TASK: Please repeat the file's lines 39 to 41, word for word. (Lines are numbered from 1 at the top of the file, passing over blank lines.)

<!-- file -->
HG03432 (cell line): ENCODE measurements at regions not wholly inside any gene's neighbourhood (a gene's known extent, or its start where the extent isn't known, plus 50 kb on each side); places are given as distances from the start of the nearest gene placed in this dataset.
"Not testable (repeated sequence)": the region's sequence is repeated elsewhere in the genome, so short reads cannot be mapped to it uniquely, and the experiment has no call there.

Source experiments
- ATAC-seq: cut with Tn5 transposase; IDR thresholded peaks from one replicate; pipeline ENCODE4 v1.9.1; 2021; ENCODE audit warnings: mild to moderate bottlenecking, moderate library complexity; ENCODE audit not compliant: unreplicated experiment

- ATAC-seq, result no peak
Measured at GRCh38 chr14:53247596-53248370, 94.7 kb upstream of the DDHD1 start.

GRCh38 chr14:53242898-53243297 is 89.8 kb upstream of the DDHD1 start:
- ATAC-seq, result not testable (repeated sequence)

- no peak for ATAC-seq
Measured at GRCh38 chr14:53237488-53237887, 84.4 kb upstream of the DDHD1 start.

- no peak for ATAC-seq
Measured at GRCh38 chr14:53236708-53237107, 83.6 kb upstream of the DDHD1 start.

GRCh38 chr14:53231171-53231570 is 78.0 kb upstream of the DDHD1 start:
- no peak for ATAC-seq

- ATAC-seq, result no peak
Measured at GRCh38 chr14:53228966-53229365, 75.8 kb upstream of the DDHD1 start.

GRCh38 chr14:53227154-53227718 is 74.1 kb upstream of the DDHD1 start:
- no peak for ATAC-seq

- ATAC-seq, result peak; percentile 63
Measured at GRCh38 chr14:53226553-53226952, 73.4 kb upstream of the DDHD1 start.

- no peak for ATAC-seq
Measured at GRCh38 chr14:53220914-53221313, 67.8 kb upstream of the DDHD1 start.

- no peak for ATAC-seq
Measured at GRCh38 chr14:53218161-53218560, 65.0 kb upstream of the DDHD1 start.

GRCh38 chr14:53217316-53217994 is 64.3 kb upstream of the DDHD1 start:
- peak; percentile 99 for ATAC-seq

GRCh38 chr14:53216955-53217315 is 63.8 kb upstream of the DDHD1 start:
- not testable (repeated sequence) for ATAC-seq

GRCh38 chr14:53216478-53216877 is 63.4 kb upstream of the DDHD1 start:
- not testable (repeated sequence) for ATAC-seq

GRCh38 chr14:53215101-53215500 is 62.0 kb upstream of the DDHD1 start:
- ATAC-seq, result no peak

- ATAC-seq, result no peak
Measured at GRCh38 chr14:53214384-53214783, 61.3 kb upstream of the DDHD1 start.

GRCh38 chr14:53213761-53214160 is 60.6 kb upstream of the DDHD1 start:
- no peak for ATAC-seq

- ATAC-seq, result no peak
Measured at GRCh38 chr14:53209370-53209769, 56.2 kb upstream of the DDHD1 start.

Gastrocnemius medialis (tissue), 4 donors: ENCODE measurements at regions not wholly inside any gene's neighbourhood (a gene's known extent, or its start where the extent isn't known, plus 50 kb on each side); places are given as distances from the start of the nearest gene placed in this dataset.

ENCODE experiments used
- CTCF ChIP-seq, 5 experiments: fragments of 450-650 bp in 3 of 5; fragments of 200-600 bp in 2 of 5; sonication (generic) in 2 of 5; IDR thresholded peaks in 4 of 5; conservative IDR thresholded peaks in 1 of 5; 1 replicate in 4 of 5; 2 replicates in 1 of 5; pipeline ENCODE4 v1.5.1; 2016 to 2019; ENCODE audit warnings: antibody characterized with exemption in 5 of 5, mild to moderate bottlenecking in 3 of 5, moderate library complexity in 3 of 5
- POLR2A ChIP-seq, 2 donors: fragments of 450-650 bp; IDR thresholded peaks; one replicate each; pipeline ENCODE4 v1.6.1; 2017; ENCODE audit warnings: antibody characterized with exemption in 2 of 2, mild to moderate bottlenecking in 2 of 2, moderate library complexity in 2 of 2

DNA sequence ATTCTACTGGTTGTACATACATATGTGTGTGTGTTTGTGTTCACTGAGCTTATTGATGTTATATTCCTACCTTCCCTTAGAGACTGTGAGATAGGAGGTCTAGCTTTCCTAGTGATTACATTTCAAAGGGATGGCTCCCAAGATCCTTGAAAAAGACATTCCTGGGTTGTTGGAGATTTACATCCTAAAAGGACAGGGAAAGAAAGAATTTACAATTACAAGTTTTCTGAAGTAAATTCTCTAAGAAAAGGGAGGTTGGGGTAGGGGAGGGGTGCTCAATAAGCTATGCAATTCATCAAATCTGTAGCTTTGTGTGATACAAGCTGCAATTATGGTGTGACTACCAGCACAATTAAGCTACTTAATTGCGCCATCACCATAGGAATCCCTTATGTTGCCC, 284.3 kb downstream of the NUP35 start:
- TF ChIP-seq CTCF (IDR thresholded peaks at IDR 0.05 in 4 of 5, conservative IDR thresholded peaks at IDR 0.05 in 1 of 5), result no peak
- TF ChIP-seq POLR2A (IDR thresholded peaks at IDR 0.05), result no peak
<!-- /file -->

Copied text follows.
Gastrocnemius medialis (tissue), 4 donors: ENCODE measurements at regions not wholly inside any gene's neighbourhood (a gene's known extent, or its start where the extent isn't known, plus 50 kb on each side); places are given as distances from the start of the nearest gene placed in this dataset.

ENCODE experiments used
- CTCF ChIP-seq, 5 experiments: fragments of 450-650 bp in 3 of 5; fragments of 200-600 bp in 2 of 5; sonication (generic) in 2 of 5; IDR thresholded peaks in 4 of 5; conservative IDR thresholded peaks in 1 of 5; 1 replicate in 4 of 5; 2 replicates in 1 of 5; pipeline ENCODE4 v1.5.1; 2016 to 2019; ENCODE audit warnings: antibody characterized with exemption in 5 of 5, mild to moderate bottlenecking in 3 of 5, moderate library complexity in 3 of 5